Finding Purpose in Your Golden Years
Having a purpose in life is important for every person, regardless of age. When we’re young, purpose is relatively effortless. Your primary purpose might change as the years go on—from succeeding in school, to growing in your professional life, to starting a family and raising your kids—but it’s something that is always there, providing a guiding light in your life.
For seniors, though, finding or feeling a purpose in life can be more difficult. Your kids are grown and maybe have kids of their own. Retirement age has come, leaving long hours to fill each day. The things that used to provide purpose in your life are either gone or have changed. Yet, the importance of having a purpose remains. There is plenty of research to suggest that having a sense of purpose in life helps offset health issues that are common among seniors—including Alzheimer’s, heart attack, and stroke. The question is, where can older adults find that sense of purpose?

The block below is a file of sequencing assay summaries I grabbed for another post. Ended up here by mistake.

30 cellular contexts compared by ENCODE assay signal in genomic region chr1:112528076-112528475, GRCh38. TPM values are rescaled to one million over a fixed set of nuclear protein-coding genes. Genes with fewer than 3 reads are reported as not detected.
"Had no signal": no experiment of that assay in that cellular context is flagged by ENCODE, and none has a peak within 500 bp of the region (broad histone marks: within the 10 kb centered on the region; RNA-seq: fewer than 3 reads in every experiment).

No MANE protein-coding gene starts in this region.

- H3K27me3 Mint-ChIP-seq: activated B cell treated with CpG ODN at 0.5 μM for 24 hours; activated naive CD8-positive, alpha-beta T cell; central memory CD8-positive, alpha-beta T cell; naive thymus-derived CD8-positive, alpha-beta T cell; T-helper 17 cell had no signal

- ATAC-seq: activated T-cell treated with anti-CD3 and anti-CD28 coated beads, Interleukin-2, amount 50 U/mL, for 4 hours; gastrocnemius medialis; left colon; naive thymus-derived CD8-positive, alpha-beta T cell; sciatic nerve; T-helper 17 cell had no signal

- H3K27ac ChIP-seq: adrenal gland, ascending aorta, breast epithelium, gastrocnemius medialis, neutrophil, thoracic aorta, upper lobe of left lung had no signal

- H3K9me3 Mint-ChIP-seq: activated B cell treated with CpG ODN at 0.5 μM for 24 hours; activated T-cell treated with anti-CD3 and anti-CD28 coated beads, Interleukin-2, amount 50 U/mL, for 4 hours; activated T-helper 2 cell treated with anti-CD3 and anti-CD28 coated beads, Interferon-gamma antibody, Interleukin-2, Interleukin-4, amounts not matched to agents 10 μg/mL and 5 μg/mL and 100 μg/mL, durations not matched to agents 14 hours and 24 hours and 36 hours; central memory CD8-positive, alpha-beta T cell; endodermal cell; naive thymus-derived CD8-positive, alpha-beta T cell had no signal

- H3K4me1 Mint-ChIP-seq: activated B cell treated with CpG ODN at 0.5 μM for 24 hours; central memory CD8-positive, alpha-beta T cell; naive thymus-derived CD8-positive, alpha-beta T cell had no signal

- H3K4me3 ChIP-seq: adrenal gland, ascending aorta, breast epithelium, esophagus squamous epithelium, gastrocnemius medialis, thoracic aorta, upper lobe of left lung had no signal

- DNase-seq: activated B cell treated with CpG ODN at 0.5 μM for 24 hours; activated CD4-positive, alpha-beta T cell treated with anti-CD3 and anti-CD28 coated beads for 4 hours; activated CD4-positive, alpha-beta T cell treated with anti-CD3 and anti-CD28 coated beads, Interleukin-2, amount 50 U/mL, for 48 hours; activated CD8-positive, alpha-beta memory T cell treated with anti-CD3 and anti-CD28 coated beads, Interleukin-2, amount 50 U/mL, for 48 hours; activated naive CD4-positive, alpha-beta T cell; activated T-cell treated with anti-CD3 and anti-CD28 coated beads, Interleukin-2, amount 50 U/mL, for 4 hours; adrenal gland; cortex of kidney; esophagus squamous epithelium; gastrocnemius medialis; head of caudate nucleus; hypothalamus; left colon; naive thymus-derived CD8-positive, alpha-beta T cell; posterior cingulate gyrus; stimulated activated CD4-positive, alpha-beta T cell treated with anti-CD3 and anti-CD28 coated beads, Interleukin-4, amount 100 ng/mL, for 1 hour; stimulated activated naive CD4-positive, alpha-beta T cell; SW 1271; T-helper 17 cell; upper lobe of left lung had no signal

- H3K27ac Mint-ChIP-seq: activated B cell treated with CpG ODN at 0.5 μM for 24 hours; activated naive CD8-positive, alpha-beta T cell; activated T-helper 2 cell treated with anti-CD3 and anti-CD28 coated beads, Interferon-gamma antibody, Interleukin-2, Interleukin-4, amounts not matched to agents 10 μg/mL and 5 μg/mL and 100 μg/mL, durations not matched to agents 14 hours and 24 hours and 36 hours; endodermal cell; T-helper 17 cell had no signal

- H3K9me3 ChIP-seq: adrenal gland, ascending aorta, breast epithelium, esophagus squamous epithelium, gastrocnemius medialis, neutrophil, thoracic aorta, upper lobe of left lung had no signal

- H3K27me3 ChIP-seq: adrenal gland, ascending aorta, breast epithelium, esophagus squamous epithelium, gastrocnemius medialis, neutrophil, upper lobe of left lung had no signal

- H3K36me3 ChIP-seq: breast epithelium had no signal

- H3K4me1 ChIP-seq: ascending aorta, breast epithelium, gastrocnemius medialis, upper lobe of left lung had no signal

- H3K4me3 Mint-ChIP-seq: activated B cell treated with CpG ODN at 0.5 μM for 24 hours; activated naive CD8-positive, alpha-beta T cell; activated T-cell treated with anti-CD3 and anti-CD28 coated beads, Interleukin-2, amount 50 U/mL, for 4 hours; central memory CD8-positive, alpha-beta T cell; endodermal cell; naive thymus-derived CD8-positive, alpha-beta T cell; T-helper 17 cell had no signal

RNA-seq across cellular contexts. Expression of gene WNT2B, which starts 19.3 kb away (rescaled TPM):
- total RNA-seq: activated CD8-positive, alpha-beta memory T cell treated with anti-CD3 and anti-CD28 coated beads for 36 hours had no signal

One of the most important things you can do as you get older is to let go of your preconceived notions of what a “life purpose” can be. When we’re young, we tend to think of our purpose as a big, long-range concept. Purpose is informed by our career goals and ambitions. It’s informed by our plans for starting and raising families. It’s informed by the big, grand adventures we want to have in life.
“Purpose,” as we get older, doesn’t have to look like any of these sweeping plans. It can be found in smaller projects or little interactions: writing a memoir or family history, so that your grandkids or great grandkids learn from it; playing music with friends; teaching a favorite recipe to fellow residents at your senior living community. These ideas might seem a lot “smaller” than raising a family or going to work each day, but they can absolutely add up to a fulfilling and engaged life.